Assuming that it is your Yoga 900, then the next step is to create your account on the machine. If you already have a Microsoft account, used on other PCs and/or Windows Phones, then enter your details here. If you don’t yet have a Microsoft account, you can use this step to create one. You can also elect not to have a Microsoft account associated with this machine at all, but use a “local” account that is unique to this Yoga 900. You do this by choosing the “skip this step” option.


The last step in the process is to choose your PIN, which is a faster way to log in than typing in a long, strong, password (you do have a long, strong, password, don’t you?).


And now you’re all set; Windows 10 will set up your default apps and bring you to the desktop:


The Start menu will probably look something like this, with a set of default apps:


These will be a mixture of apps provided by Microsoft and those provided by Lenovo for the Yoga 900. Which brings me to:

Lenovo Software

It’s no secret that I’m not a fan of the OEM practice of bundling a long list of software applications in with their machines. Lenovo is well-known for doing this. For the most part, I find such applications to be of limited, if not questionable, value. The first thing I usually do on setting up such a machine is to remove all such non-essential software. To be fair to Lenovo, they are trying to clean up their act, and the Yoga 900 comes with the shortest list of bundled applications that I’ve seen so far from them. Looking in the Windows 10 list of installed programs, I found the following:


Application Type

Application Name

Lenovo Applications

Lenovo Accelerator Application

Lenovo Battery Gauge

Lenovo Companion 3.0
Lenovo Experience Improvement
Lenovo FusionEngine

Lenovo ID

Lenovo Photo Master

Lenovo Product Demo

Lenovo QuickOptimizer

Lenovo REACHit and SHAREit

Lenovo Settings 3.0

Lenovo Solution Center
OneKey Recovery

User Guide

Security & Productivity

McAfee LiveSafe (trial)

Microsoft Office 2016 (trial)

Having a separate application for the User Guide seems somewhat pointless, as the User Guide is now integrated into the Lenovo Companion.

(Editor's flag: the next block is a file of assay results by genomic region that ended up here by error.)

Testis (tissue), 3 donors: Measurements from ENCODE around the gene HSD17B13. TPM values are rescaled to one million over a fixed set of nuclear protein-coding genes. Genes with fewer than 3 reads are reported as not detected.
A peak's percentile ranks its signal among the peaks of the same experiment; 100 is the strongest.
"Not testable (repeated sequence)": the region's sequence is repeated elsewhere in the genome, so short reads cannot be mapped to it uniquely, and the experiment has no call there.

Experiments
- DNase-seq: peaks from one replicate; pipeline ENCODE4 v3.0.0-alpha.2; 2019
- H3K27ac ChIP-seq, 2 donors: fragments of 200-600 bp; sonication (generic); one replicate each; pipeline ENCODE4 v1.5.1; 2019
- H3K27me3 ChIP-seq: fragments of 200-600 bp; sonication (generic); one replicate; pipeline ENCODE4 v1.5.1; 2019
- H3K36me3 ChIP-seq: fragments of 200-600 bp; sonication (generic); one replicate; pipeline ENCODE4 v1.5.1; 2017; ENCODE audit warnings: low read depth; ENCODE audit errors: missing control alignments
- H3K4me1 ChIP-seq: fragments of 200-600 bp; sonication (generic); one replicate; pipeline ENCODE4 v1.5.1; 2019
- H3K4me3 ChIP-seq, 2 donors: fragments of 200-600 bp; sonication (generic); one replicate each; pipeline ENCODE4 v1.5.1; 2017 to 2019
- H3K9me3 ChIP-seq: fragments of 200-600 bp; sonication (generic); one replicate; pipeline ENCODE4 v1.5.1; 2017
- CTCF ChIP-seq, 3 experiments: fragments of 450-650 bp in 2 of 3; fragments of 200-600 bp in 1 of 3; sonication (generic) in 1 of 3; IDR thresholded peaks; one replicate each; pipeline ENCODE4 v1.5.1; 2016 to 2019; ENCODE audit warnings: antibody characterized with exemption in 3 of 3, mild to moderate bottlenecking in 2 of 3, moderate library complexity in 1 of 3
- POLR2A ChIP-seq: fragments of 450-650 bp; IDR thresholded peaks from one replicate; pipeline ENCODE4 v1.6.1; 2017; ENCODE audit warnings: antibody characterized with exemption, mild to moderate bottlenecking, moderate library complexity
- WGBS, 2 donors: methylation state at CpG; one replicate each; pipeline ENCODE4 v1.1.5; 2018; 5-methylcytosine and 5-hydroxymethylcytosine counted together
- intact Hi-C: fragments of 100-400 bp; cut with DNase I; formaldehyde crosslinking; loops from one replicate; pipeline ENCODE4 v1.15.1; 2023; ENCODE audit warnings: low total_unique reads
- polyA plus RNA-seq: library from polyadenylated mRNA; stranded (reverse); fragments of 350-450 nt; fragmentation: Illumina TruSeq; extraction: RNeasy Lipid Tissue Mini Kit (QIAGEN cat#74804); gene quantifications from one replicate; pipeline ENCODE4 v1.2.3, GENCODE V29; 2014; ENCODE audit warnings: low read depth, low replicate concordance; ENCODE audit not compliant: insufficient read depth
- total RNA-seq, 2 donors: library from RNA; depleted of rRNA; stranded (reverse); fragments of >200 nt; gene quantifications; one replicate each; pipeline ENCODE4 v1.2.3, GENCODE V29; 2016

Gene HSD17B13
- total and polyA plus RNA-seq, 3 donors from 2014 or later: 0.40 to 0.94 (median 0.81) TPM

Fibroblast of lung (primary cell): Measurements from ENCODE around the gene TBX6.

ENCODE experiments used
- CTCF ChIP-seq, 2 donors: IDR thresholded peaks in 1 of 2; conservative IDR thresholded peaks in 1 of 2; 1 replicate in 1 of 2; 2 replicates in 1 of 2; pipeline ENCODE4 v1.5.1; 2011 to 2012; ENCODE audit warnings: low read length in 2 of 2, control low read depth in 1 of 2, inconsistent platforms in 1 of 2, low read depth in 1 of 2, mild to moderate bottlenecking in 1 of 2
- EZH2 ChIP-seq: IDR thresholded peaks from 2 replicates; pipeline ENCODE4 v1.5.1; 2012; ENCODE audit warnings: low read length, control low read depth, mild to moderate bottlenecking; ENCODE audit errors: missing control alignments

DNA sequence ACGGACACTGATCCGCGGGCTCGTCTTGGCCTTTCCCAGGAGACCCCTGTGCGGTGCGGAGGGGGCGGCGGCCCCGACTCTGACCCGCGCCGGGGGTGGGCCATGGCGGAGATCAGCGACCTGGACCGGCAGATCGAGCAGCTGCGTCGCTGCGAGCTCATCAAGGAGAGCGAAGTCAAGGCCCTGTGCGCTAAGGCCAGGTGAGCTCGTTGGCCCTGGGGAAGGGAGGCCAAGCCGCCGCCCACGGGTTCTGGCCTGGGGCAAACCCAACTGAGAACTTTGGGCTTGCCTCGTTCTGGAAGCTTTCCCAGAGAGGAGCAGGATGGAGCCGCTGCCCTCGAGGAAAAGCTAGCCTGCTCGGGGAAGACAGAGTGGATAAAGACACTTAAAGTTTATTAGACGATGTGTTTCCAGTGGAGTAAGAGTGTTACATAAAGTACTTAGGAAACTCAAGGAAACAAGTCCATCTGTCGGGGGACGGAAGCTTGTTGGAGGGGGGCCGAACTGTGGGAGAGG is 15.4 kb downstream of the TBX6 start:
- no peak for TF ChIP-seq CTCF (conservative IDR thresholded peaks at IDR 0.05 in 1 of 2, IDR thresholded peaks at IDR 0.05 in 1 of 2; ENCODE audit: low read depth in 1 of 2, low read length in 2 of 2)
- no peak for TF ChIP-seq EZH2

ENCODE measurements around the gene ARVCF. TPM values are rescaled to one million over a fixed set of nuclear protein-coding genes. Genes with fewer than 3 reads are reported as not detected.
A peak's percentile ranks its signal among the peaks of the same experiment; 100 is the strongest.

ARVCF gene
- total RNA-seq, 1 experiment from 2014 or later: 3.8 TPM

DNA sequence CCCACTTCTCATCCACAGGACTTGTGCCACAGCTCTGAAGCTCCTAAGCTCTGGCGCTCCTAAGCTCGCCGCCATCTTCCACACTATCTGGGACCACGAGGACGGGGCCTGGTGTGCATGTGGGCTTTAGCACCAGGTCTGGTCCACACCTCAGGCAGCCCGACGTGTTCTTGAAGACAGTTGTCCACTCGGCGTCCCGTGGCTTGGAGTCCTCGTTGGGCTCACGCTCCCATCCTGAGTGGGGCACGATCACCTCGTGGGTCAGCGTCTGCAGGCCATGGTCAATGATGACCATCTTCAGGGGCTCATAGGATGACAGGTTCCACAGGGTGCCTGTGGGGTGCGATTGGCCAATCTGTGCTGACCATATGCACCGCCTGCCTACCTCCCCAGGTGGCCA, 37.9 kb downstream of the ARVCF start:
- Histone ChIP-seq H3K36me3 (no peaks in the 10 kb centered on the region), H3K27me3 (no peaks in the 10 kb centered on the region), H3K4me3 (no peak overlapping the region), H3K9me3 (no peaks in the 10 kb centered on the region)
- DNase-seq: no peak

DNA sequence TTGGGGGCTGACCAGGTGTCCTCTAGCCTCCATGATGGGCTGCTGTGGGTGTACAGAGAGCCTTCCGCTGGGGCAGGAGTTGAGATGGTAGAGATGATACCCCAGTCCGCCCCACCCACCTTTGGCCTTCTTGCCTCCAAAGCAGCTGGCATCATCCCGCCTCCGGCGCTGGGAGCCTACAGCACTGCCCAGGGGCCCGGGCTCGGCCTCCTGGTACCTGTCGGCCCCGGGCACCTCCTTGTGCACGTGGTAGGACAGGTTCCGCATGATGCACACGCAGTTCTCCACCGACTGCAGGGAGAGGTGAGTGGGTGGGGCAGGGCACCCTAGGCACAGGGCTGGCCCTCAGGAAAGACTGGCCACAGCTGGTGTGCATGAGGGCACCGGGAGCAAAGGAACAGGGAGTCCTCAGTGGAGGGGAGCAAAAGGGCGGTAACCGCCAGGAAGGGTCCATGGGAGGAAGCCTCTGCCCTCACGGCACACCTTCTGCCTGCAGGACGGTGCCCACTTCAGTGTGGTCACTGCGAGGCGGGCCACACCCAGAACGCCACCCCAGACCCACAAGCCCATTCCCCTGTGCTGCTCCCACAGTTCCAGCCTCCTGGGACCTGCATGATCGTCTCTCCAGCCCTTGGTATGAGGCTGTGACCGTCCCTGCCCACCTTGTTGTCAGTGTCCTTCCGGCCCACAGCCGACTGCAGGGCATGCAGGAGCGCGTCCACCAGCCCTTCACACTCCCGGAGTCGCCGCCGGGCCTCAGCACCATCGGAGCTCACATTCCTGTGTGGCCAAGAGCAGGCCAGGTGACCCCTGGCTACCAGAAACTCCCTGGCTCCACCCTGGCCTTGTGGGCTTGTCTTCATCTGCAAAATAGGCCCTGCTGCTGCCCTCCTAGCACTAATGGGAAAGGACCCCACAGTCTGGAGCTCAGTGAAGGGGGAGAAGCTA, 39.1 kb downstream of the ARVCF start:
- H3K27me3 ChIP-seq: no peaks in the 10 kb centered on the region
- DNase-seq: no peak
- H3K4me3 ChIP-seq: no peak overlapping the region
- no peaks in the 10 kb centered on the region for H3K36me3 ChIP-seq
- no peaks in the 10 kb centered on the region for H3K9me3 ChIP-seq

Looking at the list of Lenovo applications, there’s a couple that I haven’t the faintest idea of what they do, and one that I can guess at. The unknowns are:

  • Lenovo FusionEngine
  • Lenovo Utility

It would be nice to have a clear statement from Lenovo as to what these applications are intended to achieve.

Lenovo Experience Improvement

My guess is that the Lenovo Experience Improvement application is collecting and reporting to Lenovo non-personally identifiable statistical data, for example:

  • both the configuration and region when the system is first activated,
  • ongoing information on how often key components are used.

Not everyone is happy with this sort of data-gathering, and those that aren’t can simply uninstall this application. However, it doesn’t overly bother me, and many manufacturers are doing it these days – even my printer is phoning home and reporting statistics. This kind of information helps manufacturers better understand how their products are being used and perform in the field, and this helps influence design decisions for future product generations.

Lenovo Battery Gauge

This is actually a useful extension to the standard battery control of Windows 10. It replaces the standard Windows 10 battery notification in the taskbar with a (somewhat clumsy) Lenovo design.


It’s useful, because it gives access to a “conservation” mode of charging, where the battery is only charged to 55-60%. This maximises the life of the battery. This mode is not available in standard Windows 10. However, the design of the Lenovo control could be improved. If the icon is touched or clicked, the full Lenovo Settings app is started, and the power section shown:


This uses a lot of screen real estate to display relatively little information. It’s also not obvious that not all the power controls are being shown here. You need to scroll down to see additional options, but there is no indication that the page is scrollable until you try to interact with it. I’ll have more to say about the Lenovo Settings app in a moment. But first, here’s how the same information is presented on the Yoga 3 Pro:


This is a much more compact method of displaying options to the user, and personally, I much prefer this approach to that of the Lenovo Settings app.

Lenovo Settings

In an ideal world, the controls for hardware specific features would be integrated into the Windows 10 Settings screens directly; everything would be accessible via the Windows 10 settings, which would be extended as required by specific hardware or features. In the days of Windows 7, this was done by extending the Control Panel applets with extra tabbed input panels.

Now, in Windows 10 as it is at the moment, we have a bit of a dog’s dinner, where some settings are only accessible via the Lenovo Settings app, some are exposed as extra tabs in traditional Control Panel applets (for example, the Synaptics Touchpad settings), and some are directly accessible via Windows 10 Settings.

The Lenovo Settings app has its own manner and style of user interface. It would be much more preferable if it followed the same style guide as Windows 10 Settings. That would help it to blend in with the “house style” of Windows 10, and not stick out like a sore thumb.

In some cases, there are clickable links on the Lenovo Settings pages that invoke traditional Control Panel applets. Here, for example is the input settings page, with links under the “More” heading to invoke the mouse properties window or the Pen and Touch window.